“It is very simple,” says Dr. Michael Sinnott, MBBS, FACEM, FRACP, of Qlicksmart. “For medical staff to take personal safety seriously, two things must happen: safety practices must be made compulsory through relevant regulations, and compliance with these recommended practices and guidelines must be audited. Education is nice but not effective, as medical staff members have too many great excuses, such as, ‘But the patient comes first...’ Education on its own makes little or no difference – it is like ‘preaching to the converted.’ You must have strict, succinct regulations and guidelines and these must be audited.”
Infection preventionists can best educate healthcare workers about the importance of preventing sharps injuries and exposure to bloodborne pathogens through ongoing education and training programs.
“Facilities must initiate an ongoing education program regarding chronic diseases such as hepatitis and HIV caused by needlestick injuries,” advises Dan Daley, director of sales
For Safety 1st Medical Inc. “Presently, a similar message is repeated daily on TV concerning smoking, obesity, drugs, etc. When was the last time you walked into a hospital or facility and viewed an effective sharps safety message?”
“During in-services, people can relate about their experiences with common sharps-injury occurrences,” says Gary Chilcott of Sure-Way.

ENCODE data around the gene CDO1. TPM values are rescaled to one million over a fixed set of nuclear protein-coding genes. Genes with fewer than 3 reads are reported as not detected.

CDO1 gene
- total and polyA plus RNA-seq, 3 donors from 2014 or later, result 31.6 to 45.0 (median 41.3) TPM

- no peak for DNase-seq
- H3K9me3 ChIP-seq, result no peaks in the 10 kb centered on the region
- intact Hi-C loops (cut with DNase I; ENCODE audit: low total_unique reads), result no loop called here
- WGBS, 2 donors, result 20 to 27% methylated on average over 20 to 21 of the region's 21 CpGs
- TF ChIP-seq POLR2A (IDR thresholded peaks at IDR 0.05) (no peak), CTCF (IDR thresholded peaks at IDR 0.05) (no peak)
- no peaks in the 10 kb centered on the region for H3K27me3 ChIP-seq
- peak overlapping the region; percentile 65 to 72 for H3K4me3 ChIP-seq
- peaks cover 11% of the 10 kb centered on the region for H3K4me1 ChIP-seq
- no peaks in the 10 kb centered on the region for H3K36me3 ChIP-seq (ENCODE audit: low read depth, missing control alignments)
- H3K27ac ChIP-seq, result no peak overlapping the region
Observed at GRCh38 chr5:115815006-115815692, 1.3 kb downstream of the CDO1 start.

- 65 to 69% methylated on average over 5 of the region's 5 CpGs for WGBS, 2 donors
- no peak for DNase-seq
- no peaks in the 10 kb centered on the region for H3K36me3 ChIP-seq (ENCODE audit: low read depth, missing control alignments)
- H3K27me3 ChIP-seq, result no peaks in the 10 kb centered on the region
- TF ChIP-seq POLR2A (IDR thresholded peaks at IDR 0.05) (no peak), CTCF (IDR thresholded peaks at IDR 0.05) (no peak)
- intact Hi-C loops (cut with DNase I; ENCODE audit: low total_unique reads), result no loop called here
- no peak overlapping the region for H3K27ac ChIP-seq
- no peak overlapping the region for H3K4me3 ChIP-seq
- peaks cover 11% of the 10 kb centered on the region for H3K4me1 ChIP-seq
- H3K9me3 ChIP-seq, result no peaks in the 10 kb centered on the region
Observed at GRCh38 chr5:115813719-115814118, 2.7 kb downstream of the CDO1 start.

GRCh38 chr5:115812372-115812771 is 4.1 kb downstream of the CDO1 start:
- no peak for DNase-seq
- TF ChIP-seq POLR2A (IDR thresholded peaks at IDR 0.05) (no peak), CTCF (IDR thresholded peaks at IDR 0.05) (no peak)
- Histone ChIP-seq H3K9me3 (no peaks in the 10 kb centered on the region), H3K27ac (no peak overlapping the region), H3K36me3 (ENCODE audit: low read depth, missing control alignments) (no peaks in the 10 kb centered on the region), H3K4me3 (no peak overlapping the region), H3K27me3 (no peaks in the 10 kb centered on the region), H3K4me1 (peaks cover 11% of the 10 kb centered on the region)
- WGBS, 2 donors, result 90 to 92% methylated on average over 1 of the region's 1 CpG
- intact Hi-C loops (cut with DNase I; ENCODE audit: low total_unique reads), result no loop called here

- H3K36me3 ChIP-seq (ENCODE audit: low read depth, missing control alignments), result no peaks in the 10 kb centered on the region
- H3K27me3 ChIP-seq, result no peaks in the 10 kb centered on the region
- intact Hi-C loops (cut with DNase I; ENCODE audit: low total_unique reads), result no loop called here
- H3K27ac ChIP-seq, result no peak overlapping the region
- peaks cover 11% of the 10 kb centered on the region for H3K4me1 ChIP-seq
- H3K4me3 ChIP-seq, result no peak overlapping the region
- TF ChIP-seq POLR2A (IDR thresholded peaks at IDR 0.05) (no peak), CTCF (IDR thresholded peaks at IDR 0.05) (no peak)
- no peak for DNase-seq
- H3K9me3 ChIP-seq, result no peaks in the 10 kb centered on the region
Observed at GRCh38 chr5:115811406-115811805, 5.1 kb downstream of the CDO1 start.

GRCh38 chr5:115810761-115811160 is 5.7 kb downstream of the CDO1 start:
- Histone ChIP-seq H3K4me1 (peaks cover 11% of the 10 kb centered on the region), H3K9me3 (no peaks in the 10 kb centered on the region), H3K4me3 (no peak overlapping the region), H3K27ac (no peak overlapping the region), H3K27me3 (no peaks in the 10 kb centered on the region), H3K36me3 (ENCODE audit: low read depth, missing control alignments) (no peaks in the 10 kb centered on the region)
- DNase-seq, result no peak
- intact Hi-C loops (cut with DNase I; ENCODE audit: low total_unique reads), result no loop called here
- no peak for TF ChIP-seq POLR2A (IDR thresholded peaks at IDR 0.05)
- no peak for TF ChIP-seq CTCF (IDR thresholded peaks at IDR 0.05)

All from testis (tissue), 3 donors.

Marie Barsamian, marketing manager for Cardinal Health’s Safe-T PLUS Diagnostic and Procedure Trays, reminds infection preventionists that the Cenetrs for Disease Control and Prevention (CDC), the Occupational Safety and Health Organization (OSHA) and the National Institute for Occupational Safety and Health (NIOSH) offer a great deal of information and resources on their Websites that can be used to educate on sharps safety and prevention of bloodborne pathogens.
Employing engineered safety devices – both active and passive – along with training on how to use them can reduce the number of sharps-related injuries.
“Employees must be shown the advantages of using safety devices that will reduce sharps injuries,” Daley says. “Infection control staff should be accumulating data that support a reduction in injuries using these devices. Most importantly, these healthcare professionals should be working with manufacturers to make their products more user-friendly and safer.”
Inviro Medical’s senior vice president of sales, Mark Stoppenbach, notes, “To boost sharps safety practices in the acute-care environment, awareness of the available sharps safety products on the market is first and foremost. Education on sharps safety products may be obtained via Web sites, peer-reviewed articles, surveys and advertisements, etc. Involving acute-care clinicians in the facility’s mandatory annual review of sharps safety products will educate them thereby increasing their desire to promote the use of sharps safety in their environment.”
Barsamian says, “Giving clinicians an option to always use sharps safety devices where they could incur a sharps injury is the best way to boost safety practices for clinicians and patients. A terrific way to demonstrate this practice is through the new Safe-T™ PLUS Trays available from Cardinal Health. These new trays contain every device a clinician needs during the selected procedure to be completely compliant with sharps safety regulations and recommendations put forth by the CDC, OSHA and NIOSH.